Education Department to Forgive $415 Million in Student Loans

Student Loan
Student loan money. | Image by DNY59

The U.S. Department of Education announced on February 16 that they would forgive $415 million of student loans in borrower defense claims from nearly 16,000 former students who were allegedly misled by institutions of higher education.

According to the Department’s press release, the decision was made after the approval of new findings regarding institutions that misrepresented their job placement rates. The number includes 1,800 former students from DeVry University who will receive $71.7 million in forgiveness.

“The Department remains committed to giving borrowers discharges when the evidence shows their college violated the law and standards,” Secretary of Education Miguel Cardona said. “Students count on their colleges to be truthful. Unfortunately, today’s findings show too many instances in which students were misled into loans at institutions or programs that could not deliver what they’d promised.”

The remaining 14,000 students will receive around $343.7 million in borrower defense discharges for other institutions. These include Westwood College, ITT Technical Institute, and Minnesota School of Business/Globe University. According to the Department, these claims are the first to be approved for an institution still in operation.

The agency predicts that the number of claims will increase as pending applications are reviewed. The decision will bring the total of borrower defense relief to around $2 billion for over 107,000 students.

“When colleges and career schools put their own interests ahead of students, we will not look the other way,” Federal Student Aid Chief Operating Officer Richard Cordray said. “We are grateful to have strong enforcement and oversight partners, such as the Federal Trade Commission and attorneys general in Colorado, Illinois, and New Mexico. These offices provided key evidence that played a significant role in reaching the findings announced today. Moving forward, we intend to expand our collaboration with federal and state partners to serve students.”

The claims against DeVry University cite a national advertising campaign that claimed the institution had a job placement rate of around 90%. However, the jobs were not related to a DeVry degree, according to the Department.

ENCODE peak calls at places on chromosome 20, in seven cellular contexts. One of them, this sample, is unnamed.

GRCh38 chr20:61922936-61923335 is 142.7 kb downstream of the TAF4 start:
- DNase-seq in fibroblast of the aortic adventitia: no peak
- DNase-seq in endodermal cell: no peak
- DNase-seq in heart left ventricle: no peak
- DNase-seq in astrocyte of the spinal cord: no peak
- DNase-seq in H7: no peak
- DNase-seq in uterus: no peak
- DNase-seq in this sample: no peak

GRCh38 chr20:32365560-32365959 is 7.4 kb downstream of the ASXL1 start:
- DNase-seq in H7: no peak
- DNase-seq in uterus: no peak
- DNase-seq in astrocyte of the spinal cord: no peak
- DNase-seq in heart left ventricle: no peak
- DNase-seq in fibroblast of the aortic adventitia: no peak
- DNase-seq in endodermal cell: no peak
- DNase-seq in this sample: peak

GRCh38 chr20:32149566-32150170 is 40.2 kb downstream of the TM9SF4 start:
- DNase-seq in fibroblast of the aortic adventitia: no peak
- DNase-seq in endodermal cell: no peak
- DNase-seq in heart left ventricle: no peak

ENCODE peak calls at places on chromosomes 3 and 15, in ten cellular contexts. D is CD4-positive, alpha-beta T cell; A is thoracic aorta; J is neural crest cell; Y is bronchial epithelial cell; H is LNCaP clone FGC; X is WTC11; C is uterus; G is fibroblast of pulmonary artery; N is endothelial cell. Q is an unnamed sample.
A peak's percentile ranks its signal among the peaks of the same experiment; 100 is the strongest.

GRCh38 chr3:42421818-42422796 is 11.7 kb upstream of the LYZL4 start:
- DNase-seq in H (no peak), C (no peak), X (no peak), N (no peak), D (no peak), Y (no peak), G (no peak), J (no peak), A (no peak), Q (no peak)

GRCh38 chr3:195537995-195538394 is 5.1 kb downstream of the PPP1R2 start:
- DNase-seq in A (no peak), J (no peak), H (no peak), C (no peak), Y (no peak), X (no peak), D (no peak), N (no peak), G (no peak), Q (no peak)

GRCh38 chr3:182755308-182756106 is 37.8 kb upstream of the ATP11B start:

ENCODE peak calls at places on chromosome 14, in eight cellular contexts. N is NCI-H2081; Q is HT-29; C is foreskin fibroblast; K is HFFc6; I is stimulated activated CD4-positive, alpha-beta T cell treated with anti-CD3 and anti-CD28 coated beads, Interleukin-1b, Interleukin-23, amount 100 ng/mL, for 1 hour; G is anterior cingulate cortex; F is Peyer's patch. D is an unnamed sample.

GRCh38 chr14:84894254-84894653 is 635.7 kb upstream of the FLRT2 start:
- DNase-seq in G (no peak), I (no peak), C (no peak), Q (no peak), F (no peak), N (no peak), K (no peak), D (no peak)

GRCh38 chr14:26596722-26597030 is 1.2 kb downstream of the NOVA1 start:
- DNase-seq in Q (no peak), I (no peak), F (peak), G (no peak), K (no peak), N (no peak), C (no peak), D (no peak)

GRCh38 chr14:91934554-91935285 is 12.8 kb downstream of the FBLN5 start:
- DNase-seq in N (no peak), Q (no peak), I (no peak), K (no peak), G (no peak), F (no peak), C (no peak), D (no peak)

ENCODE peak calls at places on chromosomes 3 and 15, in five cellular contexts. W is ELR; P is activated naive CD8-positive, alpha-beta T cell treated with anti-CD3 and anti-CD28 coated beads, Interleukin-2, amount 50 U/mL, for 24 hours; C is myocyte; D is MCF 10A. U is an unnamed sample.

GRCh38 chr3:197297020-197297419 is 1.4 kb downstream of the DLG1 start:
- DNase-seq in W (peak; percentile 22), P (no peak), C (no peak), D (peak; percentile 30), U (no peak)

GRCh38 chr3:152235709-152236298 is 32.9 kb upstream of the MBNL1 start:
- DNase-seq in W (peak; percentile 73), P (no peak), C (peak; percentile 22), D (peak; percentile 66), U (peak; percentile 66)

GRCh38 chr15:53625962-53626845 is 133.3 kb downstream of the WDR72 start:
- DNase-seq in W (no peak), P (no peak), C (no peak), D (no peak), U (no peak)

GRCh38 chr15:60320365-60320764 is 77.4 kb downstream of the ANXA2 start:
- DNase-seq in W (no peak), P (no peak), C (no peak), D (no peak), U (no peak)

“In fact, the institution’s actual job placement rate was around 58%,” the Department said. “The Department found that more than half of the jobs included in the claimed 90% placement rate were held by students who obtained them well before graduating from DeVry and often before they even enrolled.”

During the investigation, they discovered school officials knew about the issues with the statistics but did not address them.

The claims against Westwood College point to an “employment pledge” made by the school. The college promised to find students jobs within 6 months of graduation, with salaries of at least $50,000.

Fox 6 News reported that Donna Shaults, senior director of university relations at DeVry, noted in a statement that the university is under different leadership than it was in 2015. However, she maintained that the government had misrepresented the events.

“We do believe that the Department of Education mischaracterizes DeVry’s calculation and disclosure of graduate outcomes in certain advertising, and we do not agree with the conclusions they have reached,” Shaults declared.

“Once the Department reaches findings against an institution, it will continue to approve any applications it subsequently receives from borrowers who attended during the period of demonstrated misconduct and that raise allegations that are supported by the evidence we have reviewed,” the Education Department said. “As part of those ongoing reviews, the Department has already identified another approximately $284.5 million in discharges for over 11,900 students who attended institutions such as Corinthian Colleges, where the Department previously issued findings.”

According to the Department, they are currently working on new regulations that will provide more protections for students and taxpayers.

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